FREE Inter Project Dependency Tracker

Posted by Kevin Brady on Fri 21st November 2008 at 05:35 PM, Filed in Document Templates & ToolsProgramme ManagementRisk & Issue Management

So what is an Inter Project Dependency (IPD)?

It is where Projects become so intertwined that one portion of one project cannot begin or be continued unless a part of another project has been completed.

Alternatively, it can be described as the relationship between a key event in a Controlling project and another key event in a Dependent project.

So why do I have to worry about IPD’s?

If you are running a programme or a portfolio of projects or programmes and you fail to manage your IPD’s your programme will, in all likelihood, fail. Having audited many programmes over the years, this issue comes up time and time again as one of the key causes of slipped timescales and cost over runs. All too often managers seem to have put Inter Project Dependency Management at the bottom of their to-do lists.

How do I go about managing my IPD’s?

Stage 1 – Set-up a cross dependency log on shared space and write a cross dependency strategy detailing the IPD management process. Make sure this process is incorporated into all your Project PID’s and Project Management Charters.

Stage 2 – Set-up regular Inter Project Dependency Management Meetings (IPDM’s)

  • Put together a regular fortnightly project inter dependency workshop bringing together all your project or programme managers together.
  • Put the IPD log up on a projector and assign someone (usually PMO manager) to act as the log scribe for the meeting.
  • Ask each manager present to+6 list any NEW inter-project dependencies they have with another controlling project/s or programme/s.
  • The scribe asks each volunteering manager for the necessary details to complete the attached log record (one row for each record). Each record will need details of the controlling /dependent project ID’s and or titles as well as WBS numbers from project plans so that controlling and dependent projects can track progress towards making sure that dependencies will perform when called on. Also, the tracking is important for the PMO project planner/s who can independently QA these dependencies. I frequently invite the planner/s to these kind of meetings where they are given the opportunity to question managers in an attempt to identify forgotten inter project dependencies.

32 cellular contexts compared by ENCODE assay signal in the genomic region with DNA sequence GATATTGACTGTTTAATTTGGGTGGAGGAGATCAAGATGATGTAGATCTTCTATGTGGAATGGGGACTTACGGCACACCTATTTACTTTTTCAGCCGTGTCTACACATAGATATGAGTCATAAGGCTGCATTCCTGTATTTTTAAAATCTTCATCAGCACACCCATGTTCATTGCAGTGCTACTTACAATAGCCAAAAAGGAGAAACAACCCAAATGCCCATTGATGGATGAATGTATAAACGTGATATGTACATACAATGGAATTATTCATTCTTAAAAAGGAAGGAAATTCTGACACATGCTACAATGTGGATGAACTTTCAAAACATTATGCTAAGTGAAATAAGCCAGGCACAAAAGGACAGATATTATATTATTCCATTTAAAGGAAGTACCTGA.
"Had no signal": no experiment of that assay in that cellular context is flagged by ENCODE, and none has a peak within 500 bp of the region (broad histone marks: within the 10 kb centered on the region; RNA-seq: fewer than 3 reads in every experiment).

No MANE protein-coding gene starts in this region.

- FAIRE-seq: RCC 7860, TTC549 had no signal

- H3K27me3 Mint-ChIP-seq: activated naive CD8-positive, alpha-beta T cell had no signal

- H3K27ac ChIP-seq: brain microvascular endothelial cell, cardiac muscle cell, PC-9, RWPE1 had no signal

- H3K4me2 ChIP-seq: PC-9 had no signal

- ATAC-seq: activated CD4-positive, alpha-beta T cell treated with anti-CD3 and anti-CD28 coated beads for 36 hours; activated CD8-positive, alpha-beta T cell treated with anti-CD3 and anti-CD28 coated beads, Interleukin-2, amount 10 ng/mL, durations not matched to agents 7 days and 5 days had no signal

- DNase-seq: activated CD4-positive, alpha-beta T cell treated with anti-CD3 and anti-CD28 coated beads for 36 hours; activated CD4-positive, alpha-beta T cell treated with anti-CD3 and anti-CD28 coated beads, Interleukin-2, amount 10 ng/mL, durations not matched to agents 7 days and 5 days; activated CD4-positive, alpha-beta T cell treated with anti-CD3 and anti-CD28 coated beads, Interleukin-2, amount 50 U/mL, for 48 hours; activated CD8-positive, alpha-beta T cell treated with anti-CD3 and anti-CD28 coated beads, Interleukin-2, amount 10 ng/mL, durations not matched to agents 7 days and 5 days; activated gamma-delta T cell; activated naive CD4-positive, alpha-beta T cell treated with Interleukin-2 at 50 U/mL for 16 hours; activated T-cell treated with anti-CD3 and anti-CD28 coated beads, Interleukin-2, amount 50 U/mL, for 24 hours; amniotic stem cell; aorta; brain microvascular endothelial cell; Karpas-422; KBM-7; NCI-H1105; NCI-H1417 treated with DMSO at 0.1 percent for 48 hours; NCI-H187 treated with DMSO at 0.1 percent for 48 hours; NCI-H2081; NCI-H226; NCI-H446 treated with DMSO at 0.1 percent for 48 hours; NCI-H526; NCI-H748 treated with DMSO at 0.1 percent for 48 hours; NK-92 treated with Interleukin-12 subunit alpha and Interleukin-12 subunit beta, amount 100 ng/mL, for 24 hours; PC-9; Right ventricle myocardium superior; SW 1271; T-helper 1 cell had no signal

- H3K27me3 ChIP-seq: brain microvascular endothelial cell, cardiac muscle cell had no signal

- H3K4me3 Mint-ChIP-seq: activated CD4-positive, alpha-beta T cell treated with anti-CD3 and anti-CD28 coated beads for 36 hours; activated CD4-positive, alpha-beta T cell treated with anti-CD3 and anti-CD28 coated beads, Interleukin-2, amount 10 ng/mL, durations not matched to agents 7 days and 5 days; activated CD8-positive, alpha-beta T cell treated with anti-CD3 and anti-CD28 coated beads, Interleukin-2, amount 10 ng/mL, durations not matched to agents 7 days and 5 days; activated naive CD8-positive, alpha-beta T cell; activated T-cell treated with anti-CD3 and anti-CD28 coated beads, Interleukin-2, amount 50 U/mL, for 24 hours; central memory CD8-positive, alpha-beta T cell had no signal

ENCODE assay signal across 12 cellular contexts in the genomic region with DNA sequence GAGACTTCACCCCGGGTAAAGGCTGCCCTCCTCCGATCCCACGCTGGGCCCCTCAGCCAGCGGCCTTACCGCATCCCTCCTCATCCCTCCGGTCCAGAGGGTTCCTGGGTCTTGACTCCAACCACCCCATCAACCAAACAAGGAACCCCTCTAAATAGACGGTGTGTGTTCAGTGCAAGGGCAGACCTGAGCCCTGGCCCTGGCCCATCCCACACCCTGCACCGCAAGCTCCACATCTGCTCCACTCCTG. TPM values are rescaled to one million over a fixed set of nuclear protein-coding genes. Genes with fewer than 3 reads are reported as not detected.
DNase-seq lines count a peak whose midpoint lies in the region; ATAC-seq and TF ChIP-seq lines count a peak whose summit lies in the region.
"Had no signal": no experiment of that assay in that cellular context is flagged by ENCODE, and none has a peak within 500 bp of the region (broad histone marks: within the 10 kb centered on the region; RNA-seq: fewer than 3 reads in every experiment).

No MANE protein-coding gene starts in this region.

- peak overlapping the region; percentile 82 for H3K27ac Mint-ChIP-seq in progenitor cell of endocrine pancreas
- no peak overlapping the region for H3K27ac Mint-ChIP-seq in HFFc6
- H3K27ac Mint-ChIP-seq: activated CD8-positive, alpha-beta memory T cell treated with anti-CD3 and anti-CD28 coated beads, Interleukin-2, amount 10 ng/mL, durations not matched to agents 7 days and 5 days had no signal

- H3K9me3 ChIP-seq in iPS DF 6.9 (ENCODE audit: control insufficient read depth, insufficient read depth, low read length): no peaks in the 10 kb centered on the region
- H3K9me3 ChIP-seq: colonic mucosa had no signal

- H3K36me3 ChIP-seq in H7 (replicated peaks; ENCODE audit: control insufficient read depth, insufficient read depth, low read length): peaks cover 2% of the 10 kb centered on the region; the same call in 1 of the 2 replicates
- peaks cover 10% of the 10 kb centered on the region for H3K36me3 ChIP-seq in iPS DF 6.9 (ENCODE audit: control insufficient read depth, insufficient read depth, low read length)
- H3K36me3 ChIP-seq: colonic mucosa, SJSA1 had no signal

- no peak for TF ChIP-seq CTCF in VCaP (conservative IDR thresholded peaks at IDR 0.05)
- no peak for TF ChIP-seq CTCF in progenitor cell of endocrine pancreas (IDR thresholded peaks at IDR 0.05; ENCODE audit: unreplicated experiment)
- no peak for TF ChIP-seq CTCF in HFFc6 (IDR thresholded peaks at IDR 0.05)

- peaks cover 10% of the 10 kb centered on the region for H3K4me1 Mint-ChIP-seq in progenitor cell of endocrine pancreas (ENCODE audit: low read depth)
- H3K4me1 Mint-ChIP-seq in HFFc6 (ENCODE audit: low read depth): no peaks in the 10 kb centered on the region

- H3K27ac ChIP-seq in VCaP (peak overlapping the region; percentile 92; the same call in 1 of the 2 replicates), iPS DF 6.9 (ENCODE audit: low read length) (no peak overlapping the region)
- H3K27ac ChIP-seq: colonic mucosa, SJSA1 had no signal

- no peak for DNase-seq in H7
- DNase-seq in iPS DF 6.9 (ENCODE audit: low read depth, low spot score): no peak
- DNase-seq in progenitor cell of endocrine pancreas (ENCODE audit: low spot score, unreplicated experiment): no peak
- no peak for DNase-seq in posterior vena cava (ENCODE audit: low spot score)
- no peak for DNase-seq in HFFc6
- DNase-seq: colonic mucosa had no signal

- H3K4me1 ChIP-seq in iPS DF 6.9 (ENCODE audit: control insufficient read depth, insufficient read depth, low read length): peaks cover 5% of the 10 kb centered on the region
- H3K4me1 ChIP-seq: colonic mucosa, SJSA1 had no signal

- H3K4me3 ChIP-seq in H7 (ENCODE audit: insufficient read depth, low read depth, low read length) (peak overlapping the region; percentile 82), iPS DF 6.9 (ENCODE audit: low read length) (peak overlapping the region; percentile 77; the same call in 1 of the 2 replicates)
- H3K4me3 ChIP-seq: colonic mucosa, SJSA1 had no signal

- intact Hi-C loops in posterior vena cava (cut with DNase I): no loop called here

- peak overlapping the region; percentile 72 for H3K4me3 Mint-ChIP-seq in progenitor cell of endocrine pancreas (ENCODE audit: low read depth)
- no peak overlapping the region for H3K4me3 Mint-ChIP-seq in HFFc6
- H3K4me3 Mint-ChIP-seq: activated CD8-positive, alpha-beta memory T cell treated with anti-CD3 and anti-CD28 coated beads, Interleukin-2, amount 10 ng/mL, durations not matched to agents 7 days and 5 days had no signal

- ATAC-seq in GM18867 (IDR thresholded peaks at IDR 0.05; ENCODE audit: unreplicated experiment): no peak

• Ask the managers in turn to update the progress of all outstanding dependencies where they are the owners. It is important to note that dependency owners are always managers from controlling project and as such they responsible (programme manager accountable) for making these dependencies perform for the benefit of dependent project/s. Dependency owners for each dependency are asked by the scribe to update the progress field with all the actions which have been undertaken during the previous period in order to make sure the dependency performs when required. Alternatively the dependency owner might have no progress updates to make because the dependency has been delivered and is the record CLOSED, or the dependency has failed to deliver and has been given FAIL and is now automatically placed on the programme /portfolio issue log for escalation. Depending on the story posted in the progress field the scribe asks each dependency owner to assign a GREEN AMBER or RED dependency indicator.
    These status indicators are defined as follows:-
    • GREEN -Progress towards making sure the dependency will perform when required by the dependent project is on track.
    • AMBER -Progress towards making sure the dependency will perform when required by the dependent project, has currently slipped and the dependency is in danger of not performing. However, the project teams are confident that within the 14 day limit they will be able to come up with a work around which will correct this problem and return the dependency back to GREEN status.
    • RED -Progress to making sure the dependency will perform has slipped and is no longer on track to successfully perform. No work round is possible and as such this is placed on the programme /portfolio issue log and escalated in accordance with the risk and issue management strategy.
  • Wash-up –This is where the programme manager summarises the overall programme /portfolio’s dependency status and performance using metrics such as:-
    • Total dependencies which failed to be achieved this period
    • New dependencies advised this period
    • Number dependencies which failed to be achieved this period
    • Number of dependencies escalated as issues this period
    • Number of Ambers /Reds and Greens compared to previous periods.
  • If the Senior Responsible owner of the programme or portfolio is present this would be a good time for him to give a closing statement and to reinforce the importance of the IPD process and his or her intention to support the programme managers need to apply discipline where necessary to make sure the programme is a success.

If anyone downloads this template and finds it was of use or thinks it could be improved then please add your comments to this post.

 

 

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